The Food Waste Problem Has an Easily Avoidable Cause: Everyone’s Too Picky
The trendiest topic in food isn’t tacos or bone broth or nitro cold brew. It’s the flip side of our abundant appetite for good food: the remains of the plate. It’s food waste.
In the past week alone, the headlines wouldn’t quit. Former Trader Joe’s president Doug Rauch opened nonprofit grocery store Daily Table in Boston, its shelves stocked with “rescued” surplus and unsold food donated by wholesalers and for-profit grocery stores and otherwise destined for Dumpsters owing to nearing sell-by dates. On the other side of the country, grocery chain Raley’s, in partnership with Imperfect Produce, will pilot selling “ugly” fruits and vegetables in 10 Northern California stores in mid-July, NPR reported. (We’re a bit late to the party; French supermarket Intermarche held a stunning campaign last summer in homage to “the failed lemon” and “the grotesque apple.”)
It’s all rather good news, except when you look at the underlying reasons why up to 40 percent of our food gets fed straight to the trash can. A recent study from Johns Hopkins University parses it down to one easily avoidable factor: We’re picky.
One of the most common reasons respondents gave for throwing away food was that they want to eat only the freshest of the fresh. Worst of all, no one thinks our garbage stinks. In a press release about her research, Roni Neff, who led the study, pointed out that “Americans perceive themselves of wasting very little food, but in reality, we are wasting substantial quantities.”
“We live in an era of abundance and cheap food,” Cinda Chavich, author of The Waste Not Want Not Cookbook, wrote in an email. “Consumers need to treat food as a valuable commodity instead of something that’s cheap and disposable.”
The solution is dead easy—and it’s one that cuts down on cash and carbon emissions alike: “Buy what you need, and plan to eat what you buy,” advised Chavich.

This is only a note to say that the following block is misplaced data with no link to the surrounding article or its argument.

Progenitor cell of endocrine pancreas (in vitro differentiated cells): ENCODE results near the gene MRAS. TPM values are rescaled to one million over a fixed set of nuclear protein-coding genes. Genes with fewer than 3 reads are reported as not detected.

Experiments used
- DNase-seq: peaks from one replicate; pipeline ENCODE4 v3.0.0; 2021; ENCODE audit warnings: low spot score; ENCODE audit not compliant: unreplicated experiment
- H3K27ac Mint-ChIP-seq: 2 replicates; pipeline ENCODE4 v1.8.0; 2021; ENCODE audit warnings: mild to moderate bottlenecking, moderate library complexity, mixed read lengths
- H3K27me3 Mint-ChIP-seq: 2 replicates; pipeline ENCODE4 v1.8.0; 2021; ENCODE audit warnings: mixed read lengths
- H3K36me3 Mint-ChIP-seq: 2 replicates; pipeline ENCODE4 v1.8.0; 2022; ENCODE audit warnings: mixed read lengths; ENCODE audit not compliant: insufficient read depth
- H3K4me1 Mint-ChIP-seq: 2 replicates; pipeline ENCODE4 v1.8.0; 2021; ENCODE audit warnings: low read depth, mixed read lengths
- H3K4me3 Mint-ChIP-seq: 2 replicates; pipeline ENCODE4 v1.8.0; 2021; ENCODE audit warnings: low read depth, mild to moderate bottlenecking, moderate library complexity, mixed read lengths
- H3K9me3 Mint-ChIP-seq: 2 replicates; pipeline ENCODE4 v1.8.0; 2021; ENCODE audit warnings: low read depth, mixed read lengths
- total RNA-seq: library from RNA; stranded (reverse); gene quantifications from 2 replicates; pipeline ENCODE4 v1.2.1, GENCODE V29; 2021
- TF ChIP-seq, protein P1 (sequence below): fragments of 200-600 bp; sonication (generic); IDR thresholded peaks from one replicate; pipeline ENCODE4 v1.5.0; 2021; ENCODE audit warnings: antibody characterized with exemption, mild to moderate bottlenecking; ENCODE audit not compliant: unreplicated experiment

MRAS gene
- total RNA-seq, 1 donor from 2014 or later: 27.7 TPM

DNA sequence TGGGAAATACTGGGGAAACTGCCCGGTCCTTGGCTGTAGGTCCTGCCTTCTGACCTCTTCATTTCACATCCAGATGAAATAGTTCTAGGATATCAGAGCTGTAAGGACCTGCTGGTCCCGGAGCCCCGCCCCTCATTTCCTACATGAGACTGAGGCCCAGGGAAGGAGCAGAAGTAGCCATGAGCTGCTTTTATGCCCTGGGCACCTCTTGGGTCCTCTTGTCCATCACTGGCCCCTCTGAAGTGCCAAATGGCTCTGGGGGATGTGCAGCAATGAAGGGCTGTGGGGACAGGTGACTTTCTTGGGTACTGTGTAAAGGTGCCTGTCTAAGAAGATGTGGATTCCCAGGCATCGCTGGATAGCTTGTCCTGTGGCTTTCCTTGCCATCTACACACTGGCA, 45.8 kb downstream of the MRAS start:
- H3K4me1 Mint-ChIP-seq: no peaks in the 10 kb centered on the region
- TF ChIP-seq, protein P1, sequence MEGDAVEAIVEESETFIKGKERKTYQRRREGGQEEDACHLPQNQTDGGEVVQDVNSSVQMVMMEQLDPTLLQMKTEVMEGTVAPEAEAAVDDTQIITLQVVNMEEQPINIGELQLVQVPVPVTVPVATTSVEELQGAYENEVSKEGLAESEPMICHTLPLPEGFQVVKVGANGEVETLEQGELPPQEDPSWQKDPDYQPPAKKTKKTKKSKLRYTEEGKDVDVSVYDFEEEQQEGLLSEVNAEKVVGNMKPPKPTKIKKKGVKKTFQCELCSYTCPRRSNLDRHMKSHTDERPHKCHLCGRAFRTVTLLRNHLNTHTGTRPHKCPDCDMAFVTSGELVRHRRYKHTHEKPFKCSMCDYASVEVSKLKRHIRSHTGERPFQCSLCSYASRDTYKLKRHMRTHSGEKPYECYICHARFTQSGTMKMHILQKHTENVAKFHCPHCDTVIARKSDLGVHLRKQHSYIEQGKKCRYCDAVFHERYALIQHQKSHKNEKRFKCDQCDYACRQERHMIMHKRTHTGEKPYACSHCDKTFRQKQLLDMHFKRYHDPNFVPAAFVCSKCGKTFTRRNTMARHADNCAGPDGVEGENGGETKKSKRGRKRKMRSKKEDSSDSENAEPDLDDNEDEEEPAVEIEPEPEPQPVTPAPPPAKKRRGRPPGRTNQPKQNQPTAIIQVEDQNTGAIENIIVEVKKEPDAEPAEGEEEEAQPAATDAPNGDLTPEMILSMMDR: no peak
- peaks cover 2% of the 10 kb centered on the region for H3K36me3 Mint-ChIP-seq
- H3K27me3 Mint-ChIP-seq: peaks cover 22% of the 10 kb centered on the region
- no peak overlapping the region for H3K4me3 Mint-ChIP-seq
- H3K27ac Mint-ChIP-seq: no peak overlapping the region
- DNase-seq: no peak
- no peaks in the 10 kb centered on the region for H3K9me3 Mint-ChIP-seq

It’s not rocket science, but it is meaningful: Because roughly half of food waste comes from our kitchens, shopping and cooking habits can make a big dent. In general, our fussiness for freshness is mostly misplaced; studies show food expiration dates are largely meaningless.
But in part the problem is we don’t know how to cook, not really. A recipe catches our eye on Pinterest; we make a list; we shop for ingredients. Chavich suggests instead that we “cook backwards.” That means putting to use what’s in abundance in the market and the vegetables already in the crisper in “mother” recipes: soup, frittata, fried rice, risotto, flatbread, pasta. Call it cooking from the hip. Also call it making your life a lot easier.
“This kind of local seasonal cooking is trendy now, but it’s really just basic, home-style farm or peasant cooking, the kind of food people have been cooking for centuries (and the way many people around the world still cook),” Chavich wrote.
So, Why Should You Care? According to a recent report by UNEP and the World Resources Institute (WRI), about one-third of all food produced worldwide, worth around US$1 trillion, gets lost or wasted in food production and consumption systems. When this figure is converted to calories, this means that about 1 in 4 calories intended for consumption is never actually eaten. Not only does all this lost food fill up landfills, but it also creates an artificial demand for more agricultural output, which hikes up the need for quick production methods like environmentally destructive monoculture farming and genetically modified, pesticide-resistant crops.
The "waste not, want not" mentality was originally about frugality, and we waste food in part because of the illusion that we can.
“It’s so cheap to buy food [that] we just look at it as a given, that it will always be there—‘I can go buy more tomorrow,’ ” Dan Nickey, associate director of the Iowa Waste Reduction Center, told NPR.
This kind of thinking is misguided, Chavich explained. “It’s a false economy to buy something that’s cheaper and end up throwing half of it away.”
“The industrial model gives us cheap food, but there are many other costs that we need to factor in when we choose food (how healthy it is for our bodies, the local farmers and the local economy, the environment). We now spend about 7 to 9 percent of our disposable income on food. In France it’s 14 percent, developing countries 30 percent. I think if we learned to value our food and our food producers more, we would all win,” she continued.
It would add stability to the global problem of food insecurity. The FAO estimates that global food production must increase 60 percent by 2050 to meet the demands of the ballooning world population. Cut the $2.6 trillion issue of global food waste in half by 2050, and we make up one-quarter of the gap.
Chavich is optimistic. “I think we can all make a difference, one meal at a time.”
There was never a better reason to cook dinner.